I ended my obituary of Lucky Ranku last time with the Malian proverb that when a musician dies, a library burns. But some things I’ve been involved in over the time since then are rather sharply telling me that it doesn’t take death to create yawning chasms in our cultural history. It just takes bad media arts policy.
In an article I’m working on for a music journal, I argue that the racist blinkers historically imposed by apartheid gave a special role to our music journalists. These “unofficial musicologists” mapped territory that apartheid ethnomusicology often erased or distorted – particularly for the world of South African jazz, where the narrative of non-tribal black urban sociality and sophisticated attainment found a very poor fit amidst demeaning stereotypes and the ideological drive towards retribalisation.
But I’ve also been judging the National Arts Journalism Awards (no spoilers, but we have an intriguing crop of winners – wait for Nov 28) and doing another writing task that’s involved researching the biographies of some current South African musicians.
And what I’m finding – apart from the few truly wonderful writers and titles – is a wasteland.
We currently have what’s probably the largest, most inspiring crop of innovative young jazz players we’ve heard for a very long time. Not only is technical proficiency sterling, but the ideas and sounds are fresh and widely diverse. Even on the same instruments, you can’t put, say, pianists Bokani Dyer. Kyle Shepherd and Thandi Ntuli, or bassists Romy Brauteseth, Dalisu Ndlazi, Amaeshi Ikechi and Benjamin Jephta in the same box. Siya Makuzeni’s voice chills your spine in an entirely different way from that of Gabisile Motuba.
But most newspapers have dropped specialist arts columns, reduced their use of external specialist writers or economised via one-size-fits-all ‘national’ supplements that ignore the rich nuance of local creative scenes. Even where space for arts coverage exists, it’s small. Stories have to compete for those limited page-slots, and either non-specialist reporters have to create the content, or one hardworking arts writer has to demonstrate equal expertise across every genre – briefed, too often, by editors with apparently equally stretched insight into the field. So there’s showbiz aggregation (mostly skandaal from foreign sources), or reviews that are simply accounts of the contents of something, or interviews where it feels like the recorder has just been left running, and then transcribed and chopped to fit. No context, no analysis, no insight, no sense of what’s happening now. And very little jazz. I can find out more about Boity Thulo’s latest pair of heels than about the processes and motivations of half a dozen important jazz players.
Last I checked, only one South African national newspaper, the Daily Sun, had the respect to mark in a timely fashion the deaths of international giants Pinise Saul and Lucky Ranku. Seek an online biography for the late Peter Nthwane, and you can’t find one. Shameful.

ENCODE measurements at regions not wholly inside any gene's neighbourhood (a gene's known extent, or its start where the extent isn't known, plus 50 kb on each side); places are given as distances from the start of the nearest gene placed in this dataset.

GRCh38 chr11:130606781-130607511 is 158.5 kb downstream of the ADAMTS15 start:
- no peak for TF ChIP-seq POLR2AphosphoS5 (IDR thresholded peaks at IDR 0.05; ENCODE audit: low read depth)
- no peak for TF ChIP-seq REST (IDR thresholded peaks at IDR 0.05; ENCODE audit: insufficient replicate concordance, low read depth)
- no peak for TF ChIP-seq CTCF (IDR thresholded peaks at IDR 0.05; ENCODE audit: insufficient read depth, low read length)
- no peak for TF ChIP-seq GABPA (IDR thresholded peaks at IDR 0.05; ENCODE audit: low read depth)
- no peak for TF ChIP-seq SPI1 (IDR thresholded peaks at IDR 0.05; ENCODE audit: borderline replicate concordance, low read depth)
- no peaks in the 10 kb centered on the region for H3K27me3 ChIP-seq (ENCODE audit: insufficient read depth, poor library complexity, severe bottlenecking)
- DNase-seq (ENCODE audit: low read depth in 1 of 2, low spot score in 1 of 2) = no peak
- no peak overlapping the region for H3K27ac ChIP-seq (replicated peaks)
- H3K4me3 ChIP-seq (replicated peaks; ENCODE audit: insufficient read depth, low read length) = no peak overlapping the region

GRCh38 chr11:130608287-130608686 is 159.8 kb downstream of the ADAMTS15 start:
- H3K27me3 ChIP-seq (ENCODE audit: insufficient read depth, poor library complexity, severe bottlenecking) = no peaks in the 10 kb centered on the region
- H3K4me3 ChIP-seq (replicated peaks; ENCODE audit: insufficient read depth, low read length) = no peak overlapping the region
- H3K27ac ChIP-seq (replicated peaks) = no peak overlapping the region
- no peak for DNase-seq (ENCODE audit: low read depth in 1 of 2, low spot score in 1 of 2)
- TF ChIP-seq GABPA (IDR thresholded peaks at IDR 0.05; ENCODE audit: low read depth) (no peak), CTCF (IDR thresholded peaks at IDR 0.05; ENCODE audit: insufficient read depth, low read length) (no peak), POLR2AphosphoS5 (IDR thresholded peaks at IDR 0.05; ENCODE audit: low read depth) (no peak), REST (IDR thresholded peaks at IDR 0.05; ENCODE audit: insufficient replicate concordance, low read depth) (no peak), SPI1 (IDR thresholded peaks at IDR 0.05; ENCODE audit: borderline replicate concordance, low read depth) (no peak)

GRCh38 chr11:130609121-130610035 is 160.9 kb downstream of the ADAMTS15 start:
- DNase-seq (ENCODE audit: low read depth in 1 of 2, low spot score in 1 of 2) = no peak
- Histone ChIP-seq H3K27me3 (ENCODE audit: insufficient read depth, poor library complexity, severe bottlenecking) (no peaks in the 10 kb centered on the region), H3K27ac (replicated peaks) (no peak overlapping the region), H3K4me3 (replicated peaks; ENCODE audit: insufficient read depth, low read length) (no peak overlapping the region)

There are, of course, exceptions: you’ll encounter some of them at the awards. There are bloggers and online sites presenting good, fresh content, and the few remaining radio jazz presenters do a great job. But it’s not enough. And the presence of exceptions does not compensate for the overwhelming bleakness future researchers will encounter when they try and find out about the discourse of jazz in South Africa in the early and mid-2000s.
Because jazz isn’t just a sound; it is a discourse too. When Todd Matshikiza documented how jazz came to Joburg for Drum, his writing didn’t just tell you about the sounds, but about lives, experiences, the texture of social life and the weight of politics (albeit that latter often obliquely, because of censorship). It’s ironic how little space our ‘liberated’ media devote to doing that.
Now, we worry, too, about the future of one of the spaces where the discourse of jazz was not only discussed but enacted. Founding partner Aymeric Peguillan is leaving his role at the club at the end of November, following financial hard times and divergent opinions about future programme policy. Without the Orbit as it has functioned since its foundation (and its circuit brethren, Nikki’s and the African Freedom Station), we wouldn’t know about all the richness of our young jazz scene; would not have been able to buy the albums at launch, and would not have been able to listen to the music in an atmosphere that offered respect to its creators’ intentions. Often, the Orbit programme biographies gave us the only information available anywhere about some musicians’ lives. Certainly, the Orbit was unique in offering musicians a decent, private green room and a beautifully maintained, top of the line, piano.
We’ve no evidence, yet, about what may change – but some things clearly will. We can hope that the managers taking over understand what has made the Orbit such a special place – developmentally, and for Cape Town, Pretoria and Durban musicians as well as Joburg players – and keep at least some of that in place. But, whatever, Aymeric, thank you – you’ll be missed!